"I guess I just got sick of it. And I thought I was never going to play in a band ever again, because I was just so jaded by the whole thing, but I got the buzz back. I was just writing [songs] for the pure pleasure of it rather than for the band."
Meanwhile, Beazley had been through the mill too and when he got evicted from his flat in 2000 ("because my flatmates were piss useless"), he stayed with his mum for six years to help her look after his late father who was ill. He also went back to school, got a diploma in graphic design, and a job at Wellington City Council ("But then they dicked me").
Since then he and his partner Tamzin have had two children, Jet and Ivy, bought a house in Otaki, north of Wellington, and he also trained as a cook and runs a window washing business. "So I've got three diplomas now. A diploma of fine arts, graphic design, and cooking and I don't think they do anything for me," he deadpans.
But the family man is back playing music, and loving it, because he missed his time away from the band.
HLAH nearly reunited in 2004 with original drummer Mark "Hidee Beast" Hamill.
"[But] Me and Nigel had an argument on the phone," remembers Beazley. "He said 'F*** you', and I said, 'Jeez it's easy to push your buttons'. And so that was that. We didn't even get into the room together."
So it was still a little volatile in the band ranks. However, despite the pair's sometimes fraught relationship, Regan was still sending songs to Beazley and asking him to sing on them. They even talked about forming a band together - "We were going to call ourselves the Nigels," laughs Beazley. "Kind of like the Adults. They beat us to it" - but it never happened.
After a few more years, and with the band's drug problems behind them, the time was right to give it another go.
Regan: "That's a big thing why the band works now because if those things [the drugs] were still happening there is no way we'd still be together. Andrew [Durno] said right at the start, 'If you guys do any of that bullshit that you did back in the day I'm out of here'. So all that old baggage had gone and we were getting on professionally and musically."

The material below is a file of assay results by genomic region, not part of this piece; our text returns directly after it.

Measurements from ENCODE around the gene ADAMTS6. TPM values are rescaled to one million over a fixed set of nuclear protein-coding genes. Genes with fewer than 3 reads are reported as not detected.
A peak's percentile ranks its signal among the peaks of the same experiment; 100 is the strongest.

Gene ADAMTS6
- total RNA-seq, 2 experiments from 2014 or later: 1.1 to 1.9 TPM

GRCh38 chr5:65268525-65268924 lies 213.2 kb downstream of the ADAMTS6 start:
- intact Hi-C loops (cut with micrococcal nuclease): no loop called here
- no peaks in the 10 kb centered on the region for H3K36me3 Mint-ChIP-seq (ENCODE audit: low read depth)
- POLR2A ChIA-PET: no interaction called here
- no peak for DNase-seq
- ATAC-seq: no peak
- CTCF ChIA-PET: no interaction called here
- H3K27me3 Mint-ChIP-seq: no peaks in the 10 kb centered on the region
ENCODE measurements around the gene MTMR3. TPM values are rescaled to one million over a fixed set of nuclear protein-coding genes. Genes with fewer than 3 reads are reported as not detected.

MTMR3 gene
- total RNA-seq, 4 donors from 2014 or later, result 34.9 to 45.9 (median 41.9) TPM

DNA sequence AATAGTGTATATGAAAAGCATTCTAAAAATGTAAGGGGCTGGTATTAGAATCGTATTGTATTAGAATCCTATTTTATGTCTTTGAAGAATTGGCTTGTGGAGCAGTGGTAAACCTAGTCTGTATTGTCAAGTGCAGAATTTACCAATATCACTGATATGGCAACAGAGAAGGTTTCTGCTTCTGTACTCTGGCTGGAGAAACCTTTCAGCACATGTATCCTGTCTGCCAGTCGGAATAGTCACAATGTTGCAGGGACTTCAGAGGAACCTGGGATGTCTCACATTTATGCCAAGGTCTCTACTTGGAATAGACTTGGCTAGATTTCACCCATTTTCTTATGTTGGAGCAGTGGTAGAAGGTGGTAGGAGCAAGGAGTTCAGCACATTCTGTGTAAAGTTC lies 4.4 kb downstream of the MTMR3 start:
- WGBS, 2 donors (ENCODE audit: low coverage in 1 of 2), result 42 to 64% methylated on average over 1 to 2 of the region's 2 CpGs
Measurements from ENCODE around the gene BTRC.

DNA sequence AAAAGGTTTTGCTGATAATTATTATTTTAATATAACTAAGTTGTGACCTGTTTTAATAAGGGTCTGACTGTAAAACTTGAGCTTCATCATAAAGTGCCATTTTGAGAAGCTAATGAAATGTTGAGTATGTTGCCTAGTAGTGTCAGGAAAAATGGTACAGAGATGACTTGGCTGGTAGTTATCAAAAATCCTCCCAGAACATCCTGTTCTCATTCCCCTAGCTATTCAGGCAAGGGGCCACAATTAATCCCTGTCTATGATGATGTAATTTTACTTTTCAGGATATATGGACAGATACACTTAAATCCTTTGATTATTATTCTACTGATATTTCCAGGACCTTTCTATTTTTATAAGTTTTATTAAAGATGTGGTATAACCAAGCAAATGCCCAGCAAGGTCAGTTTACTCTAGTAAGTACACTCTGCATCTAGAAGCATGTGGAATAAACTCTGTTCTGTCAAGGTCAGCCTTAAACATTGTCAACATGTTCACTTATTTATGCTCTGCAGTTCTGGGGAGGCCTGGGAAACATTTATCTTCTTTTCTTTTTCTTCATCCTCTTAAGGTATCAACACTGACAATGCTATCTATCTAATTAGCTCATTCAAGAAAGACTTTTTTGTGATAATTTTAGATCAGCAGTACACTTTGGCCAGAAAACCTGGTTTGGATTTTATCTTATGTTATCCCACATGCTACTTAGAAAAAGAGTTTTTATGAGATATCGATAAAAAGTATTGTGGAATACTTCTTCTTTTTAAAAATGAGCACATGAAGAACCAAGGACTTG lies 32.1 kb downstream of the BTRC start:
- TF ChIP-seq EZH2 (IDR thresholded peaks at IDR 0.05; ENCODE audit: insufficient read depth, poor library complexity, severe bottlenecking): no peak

The result is an album that embraces their musical influences, including everything from metal to classic rock to bands like Fugazi and Mudhoney, as well as drawing inspiration from writers like Cormac McCarthy, and there are threads of religious imagery running through it too.
Hardest Battle (Monsta-Y), as well as touching on addiction, is about Judas' betrayal of Jesus, and then there's that rock 'n' roll hymn Glory Glory.
"It's a bit of an anthem isn't it?" says Beazley. "I could hear that sucker being played on the radio all around the world. But it will never happen because we're from New Zealand. So yeah, 'Good song. Shame about your location. Bye'," he jokes.
Regan likens the experience of making the album to when they were coming up with songs such as Life's a Joke and the fearsome fun of Fish Across Face for debut album 13, released in 1993.
"Mine and Booga's relationship was similar to what it was when we did 13. After the drugs and stuff we lost touch a bit. We were a bit like an old married couple, we'd have big barneys. But we're older now, and he's got kids, and when it came to doing the [new] album we ended up on the same page."
Who: Head Like a Hole
On tour: With Cairo Knife Fight, Bacco Room, Auckland, Sep 1; Altitude, Hamilton, Sep 2; Brewers Bar, Tauranga, Sep 3, and more dates around the country. Tickets on sale July 4 at eventfinder.co.nz
New album: Blood Will Out, out July 4
Past albums: 13 (1993); Flik Y'Self Off Y'Self (1994); Double Your Strength, Improve Your Health, & Lengthen Your Life (1996); Are You Gonna Kiss It Or Shoot It? (1998)